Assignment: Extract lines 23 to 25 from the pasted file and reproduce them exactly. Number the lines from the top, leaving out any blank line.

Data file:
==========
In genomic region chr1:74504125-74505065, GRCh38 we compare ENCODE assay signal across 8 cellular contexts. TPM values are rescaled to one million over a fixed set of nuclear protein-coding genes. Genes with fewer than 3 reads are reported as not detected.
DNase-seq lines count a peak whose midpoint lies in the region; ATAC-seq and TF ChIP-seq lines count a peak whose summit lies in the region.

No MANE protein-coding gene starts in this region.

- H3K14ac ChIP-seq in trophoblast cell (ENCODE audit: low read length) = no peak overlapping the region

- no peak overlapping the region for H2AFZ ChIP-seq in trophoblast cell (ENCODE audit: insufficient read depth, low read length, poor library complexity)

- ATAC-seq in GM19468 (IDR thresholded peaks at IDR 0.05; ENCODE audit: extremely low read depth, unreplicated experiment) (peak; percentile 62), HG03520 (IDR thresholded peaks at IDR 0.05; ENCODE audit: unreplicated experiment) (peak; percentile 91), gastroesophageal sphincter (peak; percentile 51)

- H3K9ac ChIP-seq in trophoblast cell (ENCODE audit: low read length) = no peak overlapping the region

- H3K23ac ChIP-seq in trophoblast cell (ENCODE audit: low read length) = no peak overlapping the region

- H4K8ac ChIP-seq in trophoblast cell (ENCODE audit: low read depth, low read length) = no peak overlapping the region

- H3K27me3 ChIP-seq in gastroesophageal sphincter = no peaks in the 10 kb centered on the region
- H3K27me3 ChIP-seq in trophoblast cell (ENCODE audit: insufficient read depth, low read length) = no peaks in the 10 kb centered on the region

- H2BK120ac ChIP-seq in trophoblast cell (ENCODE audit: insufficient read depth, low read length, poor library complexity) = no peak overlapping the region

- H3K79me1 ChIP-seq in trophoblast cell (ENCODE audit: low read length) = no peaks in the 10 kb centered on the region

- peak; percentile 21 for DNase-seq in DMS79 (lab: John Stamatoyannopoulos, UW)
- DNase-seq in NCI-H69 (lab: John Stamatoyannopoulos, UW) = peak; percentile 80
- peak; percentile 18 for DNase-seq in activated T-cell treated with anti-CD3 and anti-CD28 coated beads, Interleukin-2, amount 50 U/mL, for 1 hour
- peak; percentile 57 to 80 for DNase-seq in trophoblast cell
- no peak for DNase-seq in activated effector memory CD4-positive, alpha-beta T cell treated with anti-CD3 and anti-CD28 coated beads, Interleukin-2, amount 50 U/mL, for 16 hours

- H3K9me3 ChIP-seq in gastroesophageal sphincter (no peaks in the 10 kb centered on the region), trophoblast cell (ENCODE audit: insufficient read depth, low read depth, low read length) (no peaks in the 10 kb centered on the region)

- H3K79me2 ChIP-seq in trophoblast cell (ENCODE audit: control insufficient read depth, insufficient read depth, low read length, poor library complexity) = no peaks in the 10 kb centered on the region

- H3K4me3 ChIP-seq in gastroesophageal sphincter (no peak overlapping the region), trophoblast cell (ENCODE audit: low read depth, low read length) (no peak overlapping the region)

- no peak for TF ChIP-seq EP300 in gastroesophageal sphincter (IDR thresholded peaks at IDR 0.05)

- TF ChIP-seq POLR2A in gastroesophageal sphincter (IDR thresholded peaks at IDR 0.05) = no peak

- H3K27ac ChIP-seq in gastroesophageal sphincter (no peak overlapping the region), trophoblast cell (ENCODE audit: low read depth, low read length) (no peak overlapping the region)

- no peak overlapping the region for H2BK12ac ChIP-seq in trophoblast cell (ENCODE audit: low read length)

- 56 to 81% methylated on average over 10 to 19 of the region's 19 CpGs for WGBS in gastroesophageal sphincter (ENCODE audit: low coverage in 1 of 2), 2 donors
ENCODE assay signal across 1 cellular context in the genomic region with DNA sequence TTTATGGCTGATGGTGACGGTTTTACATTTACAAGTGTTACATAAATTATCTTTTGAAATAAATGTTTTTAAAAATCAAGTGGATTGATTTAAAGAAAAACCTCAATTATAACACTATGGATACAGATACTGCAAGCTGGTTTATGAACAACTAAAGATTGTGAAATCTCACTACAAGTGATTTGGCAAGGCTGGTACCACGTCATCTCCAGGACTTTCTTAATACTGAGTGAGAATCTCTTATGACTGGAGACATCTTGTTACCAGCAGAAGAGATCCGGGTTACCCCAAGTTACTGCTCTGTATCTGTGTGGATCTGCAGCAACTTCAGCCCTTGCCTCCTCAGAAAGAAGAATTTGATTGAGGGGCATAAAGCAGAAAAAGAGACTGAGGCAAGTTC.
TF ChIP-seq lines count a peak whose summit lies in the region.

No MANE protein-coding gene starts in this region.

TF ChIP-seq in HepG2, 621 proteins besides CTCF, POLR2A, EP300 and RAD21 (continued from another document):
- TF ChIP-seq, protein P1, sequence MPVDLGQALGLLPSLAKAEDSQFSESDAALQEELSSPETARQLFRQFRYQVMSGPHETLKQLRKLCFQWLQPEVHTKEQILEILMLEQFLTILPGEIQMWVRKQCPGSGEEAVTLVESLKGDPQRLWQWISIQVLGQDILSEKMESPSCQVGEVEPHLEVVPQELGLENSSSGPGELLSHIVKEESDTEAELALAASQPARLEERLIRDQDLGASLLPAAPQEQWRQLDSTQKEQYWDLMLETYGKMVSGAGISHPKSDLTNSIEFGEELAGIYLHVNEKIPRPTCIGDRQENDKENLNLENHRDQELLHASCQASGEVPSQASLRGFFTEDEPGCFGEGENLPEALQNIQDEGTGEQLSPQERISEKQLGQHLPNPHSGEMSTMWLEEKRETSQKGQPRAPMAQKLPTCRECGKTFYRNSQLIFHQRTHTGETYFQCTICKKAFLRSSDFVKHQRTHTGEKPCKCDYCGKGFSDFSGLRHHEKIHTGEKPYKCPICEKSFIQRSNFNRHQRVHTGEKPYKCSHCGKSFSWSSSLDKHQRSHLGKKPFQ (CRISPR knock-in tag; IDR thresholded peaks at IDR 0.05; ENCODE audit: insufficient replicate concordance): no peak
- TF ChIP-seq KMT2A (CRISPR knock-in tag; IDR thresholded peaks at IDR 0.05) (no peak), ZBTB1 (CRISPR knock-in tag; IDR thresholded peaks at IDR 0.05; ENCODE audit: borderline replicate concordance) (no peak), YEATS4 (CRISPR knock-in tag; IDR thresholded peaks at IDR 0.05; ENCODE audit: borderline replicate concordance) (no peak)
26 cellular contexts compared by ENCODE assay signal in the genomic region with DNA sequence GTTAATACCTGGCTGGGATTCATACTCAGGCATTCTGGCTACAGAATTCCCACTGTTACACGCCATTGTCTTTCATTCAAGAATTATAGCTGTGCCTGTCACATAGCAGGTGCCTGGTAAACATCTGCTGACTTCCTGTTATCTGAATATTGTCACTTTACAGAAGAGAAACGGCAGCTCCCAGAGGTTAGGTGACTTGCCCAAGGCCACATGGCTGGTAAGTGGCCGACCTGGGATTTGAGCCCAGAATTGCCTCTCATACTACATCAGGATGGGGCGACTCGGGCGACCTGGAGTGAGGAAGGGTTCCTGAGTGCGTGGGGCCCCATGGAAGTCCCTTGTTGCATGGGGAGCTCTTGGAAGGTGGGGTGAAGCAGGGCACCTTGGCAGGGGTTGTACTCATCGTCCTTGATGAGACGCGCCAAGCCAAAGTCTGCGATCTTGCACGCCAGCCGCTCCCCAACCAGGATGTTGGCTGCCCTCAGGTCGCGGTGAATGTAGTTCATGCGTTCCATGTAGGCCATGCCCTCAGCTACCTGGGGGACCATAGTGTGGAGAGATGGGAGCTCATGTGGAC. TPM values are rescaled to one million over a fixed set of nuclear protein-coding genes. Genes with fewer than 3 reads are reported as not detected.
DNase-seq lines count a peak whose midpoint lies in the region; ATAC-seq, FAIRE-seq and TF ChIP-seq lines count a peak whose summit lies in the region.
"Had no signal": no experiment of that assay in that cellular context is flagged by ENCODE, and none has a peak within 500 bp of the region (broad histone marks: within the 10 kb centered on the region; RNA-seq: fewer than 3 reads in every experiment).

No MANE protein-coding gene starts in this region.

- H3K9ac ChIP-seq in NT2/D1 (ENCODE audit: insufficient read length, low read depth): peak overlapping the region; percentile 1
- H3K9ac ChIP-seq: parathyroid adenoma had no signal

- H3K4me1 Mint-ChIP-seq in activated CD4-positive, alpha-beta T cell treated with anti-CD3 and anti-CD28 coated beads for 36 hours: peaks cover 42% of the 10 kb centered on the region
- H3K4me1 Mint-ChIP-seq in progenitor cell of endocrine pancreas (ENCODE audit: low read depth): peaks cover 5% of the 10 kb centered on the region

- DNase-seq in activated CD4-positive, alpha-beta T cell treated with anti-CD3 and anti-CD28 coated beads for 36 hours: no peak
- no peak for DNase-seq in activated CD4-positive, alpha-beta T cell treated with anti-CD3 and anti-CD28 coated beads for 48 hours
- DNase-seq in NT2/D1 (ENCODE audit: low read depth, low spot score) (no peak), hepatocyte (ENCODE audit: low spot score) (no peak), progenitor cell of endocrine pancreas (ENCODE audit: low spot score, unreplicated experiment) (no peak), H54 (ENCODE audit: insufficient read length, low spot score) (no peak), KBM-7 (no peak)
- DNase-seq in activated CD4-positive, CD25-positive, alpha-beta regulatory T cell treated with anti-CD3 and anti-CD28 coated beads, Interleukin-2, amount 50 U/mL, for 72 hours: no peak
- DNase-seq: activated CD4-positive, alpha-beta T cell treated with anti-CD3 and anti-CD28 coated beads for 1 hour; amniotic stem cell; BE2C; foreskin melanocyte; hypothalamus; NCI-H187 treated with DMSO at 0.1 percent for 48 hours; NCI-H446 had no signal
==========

- TF ChIP-seq POLR2A in gastroesophageal sphincter (IDR thresholded peaks at IDR 0.05) = no peak

- H3K27ac ChIP-seq in gastroesophageal sphincter (no peak overlapping the region), trophoblast cell (ENCODE audit: low read depth, low read length) (no peak overlapping the region)

- no peak overlapping the region for H2BK12ac ChIP-seq in trophoblast cell (ENCODE audit: low read length)